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The Shire of Koorda built the drive-in and paid for it with a loan of £2,500. It opened in October 1965. Paddy Baker was the first lessee, and he employed two local men, Len Thompson and W.J. (Jim) Weymouth, to operate it for him.
Baker sent the films up from Perth, and Thompson and Weymouth would send them on to another of Baker's drive-in circuit, at Trayning: Koorda opened on Friday and Saturday, and Trayning on Sunday. The venue, which held 110 cars, filled several times: Len Thompson remembers three overflow nights on The Sound of Music, and two nights on Gone with the Wind.
There was seating for about thirty inside the kiosk, and the people from the township often used this: cars would come from all around the district. The gates opened at 6 p.m., when the kiosk started serving meals, and the film would start at 8 p.m. Lil Weymouth was cook until she died, and then the kiosk was let out on contract, as it had not been a great money-spinner.
While they were on the local power supply the voltage might drop away 30-40 volts, and the conversion from AC to DC also entailed a drop in voltage: if the voltage dropped the automatic feed on the carbon arcs would also stop, the arcs would pull apart and the light would fade on the screen.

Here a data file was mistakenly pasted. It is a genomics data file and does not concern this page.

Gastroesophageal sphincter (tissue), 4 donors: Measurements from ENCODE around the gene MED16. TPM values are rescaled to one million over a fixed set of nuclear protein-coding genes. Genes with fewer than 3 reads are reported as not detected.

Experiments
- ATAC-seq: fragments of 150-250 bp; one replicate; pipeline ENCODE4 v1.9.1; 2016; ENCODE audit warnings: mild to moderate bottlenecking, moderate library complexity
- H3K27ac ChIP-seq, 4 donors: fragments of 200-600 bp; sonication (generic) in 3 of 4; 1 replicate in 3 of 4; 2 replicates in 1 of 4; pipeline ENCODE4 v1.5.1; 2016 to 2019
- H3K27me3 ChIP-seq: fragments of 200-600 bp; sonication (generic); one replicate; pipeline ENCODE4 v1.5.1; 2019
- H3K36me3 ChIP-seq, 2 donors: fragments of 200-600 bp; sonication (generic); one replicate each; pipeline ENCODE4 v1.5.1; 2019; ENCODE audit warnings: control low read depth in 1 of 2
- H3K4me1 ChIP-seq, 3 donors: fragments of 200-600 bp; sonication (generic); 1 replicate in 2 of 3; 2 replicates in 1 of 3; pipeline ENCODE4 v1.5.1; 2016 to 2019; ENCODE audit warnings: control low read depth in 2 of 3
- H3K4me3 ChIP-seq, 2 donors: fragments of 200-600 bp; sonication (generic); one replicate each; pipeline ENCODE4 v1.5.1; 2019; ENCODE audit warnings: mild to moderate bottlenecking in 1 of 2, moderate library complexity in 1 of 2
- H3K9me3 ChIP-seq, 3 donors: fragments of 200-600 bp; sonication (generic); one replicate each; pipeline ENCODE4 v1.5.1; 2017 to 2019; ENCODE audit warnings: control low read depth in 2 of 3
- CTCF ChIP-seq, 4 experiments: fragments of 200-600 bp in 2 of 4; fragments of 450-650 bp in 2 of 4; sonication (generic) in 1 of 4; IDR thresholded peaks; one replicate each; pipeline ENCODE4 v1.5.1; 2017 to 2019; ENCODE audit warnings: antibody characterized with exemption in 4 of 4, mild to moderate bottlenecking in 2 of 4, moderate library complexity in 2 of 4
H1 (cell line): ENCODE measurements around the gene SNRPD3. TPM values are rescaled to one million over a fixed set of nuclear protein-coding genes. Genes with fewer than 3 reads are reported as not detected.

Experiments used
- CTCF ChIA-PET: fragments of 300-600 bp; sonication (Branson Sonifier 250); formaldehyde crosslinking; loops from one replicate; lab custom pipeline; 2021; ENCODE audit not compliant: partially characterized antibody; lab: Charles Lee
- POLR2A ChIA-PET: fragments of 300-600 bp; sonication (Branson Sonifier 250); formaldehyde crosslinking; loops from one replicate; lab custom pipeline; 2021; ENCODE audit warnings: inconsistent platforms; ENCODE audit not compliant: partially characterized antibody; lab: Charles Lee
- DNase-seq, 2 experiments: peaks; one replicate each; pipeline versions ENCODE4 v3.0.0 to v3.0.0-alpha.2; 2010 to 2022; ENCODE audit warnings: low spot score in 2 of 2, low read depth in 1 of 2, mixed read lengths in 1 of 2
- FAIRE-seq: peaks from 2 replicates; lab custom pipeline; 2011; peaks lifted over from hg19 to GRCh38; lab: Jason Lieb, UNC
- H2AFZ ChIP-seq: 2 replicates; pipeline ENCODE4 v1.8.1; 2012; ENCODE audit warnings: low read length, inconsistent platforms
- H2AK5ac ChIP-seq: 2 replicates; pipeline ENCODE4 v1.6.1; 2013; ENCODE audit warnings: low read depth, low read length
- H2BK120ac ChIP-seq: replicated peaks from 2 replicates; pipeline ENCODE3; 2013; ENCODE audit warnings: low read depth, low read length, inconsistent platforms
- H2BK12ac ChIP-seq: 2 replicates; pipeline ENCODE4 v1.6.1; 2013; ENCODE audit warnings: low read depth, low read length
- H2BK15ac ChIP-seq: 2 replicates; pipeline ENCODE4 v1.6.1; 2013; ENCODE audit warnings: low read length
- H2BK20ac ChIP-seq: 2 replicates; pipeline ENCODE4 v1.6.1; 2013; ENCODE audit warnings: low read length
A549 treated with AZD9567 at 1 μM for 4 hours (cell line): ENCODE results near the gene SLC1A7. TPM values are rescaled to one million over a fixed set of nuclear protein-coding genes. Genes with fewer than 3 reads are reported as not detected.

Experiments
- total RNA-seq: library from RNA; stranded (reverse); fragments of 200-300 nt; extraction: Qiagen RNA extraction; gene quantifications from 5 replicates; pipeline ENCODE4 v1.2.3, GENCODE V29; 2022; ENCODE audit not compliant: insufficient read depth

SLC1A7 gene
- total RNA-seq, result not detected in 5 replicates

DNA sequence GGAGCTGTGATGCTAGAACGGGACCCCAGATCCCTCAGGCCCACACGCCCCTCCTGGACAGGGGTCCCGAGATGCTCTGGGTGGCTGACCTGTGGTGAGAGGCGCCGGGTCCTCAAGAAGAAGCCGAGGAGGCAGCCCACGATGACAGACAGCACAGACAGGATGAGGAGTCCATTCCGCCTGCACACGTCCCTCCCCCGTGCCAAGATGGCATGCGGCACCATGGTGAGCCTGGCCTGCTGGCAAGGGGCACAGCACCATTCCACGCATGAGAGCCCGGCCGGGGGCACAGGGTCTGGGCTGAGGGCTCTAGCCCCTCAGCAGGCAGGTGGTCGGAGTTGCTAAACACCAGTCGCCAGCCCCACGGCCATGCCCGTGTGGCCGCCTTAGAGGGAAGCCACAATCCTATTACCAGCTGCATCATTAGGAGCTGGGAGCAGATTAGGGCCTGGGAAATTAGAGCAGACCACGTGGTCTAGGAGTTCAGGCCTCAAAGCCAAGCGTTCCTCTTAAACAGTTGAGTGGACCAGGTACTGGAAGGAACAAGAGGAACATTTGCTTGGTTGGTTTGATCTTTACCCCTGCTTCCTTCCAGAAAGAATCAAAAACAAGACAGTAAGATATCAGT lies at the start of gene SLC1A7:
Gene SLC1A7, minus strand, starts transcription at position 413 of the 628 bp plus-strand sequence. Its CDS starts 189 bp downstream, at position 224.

But it was not such technical problems that led to the demise of the drive-in: like most such venues, Koorda closed because of the drop in patronage after television. Where they had been getting about ninety cars on a good night, and perhaps thirty to forty even on a bad night, after TV they were lucky to get six people! So the venue closed about 1983.
In 1987 it re-opened: Steve Marvin of Perth screened once a month at first, then less regularly in the nineties, selecting dates to fit in with other community activities in the town. The Shire still owned the venue and renovated it in the mid-90s, so that it looked quite smart. The speakers hung from their stands in a sign of faith that vandals would not interfere, and patrons sti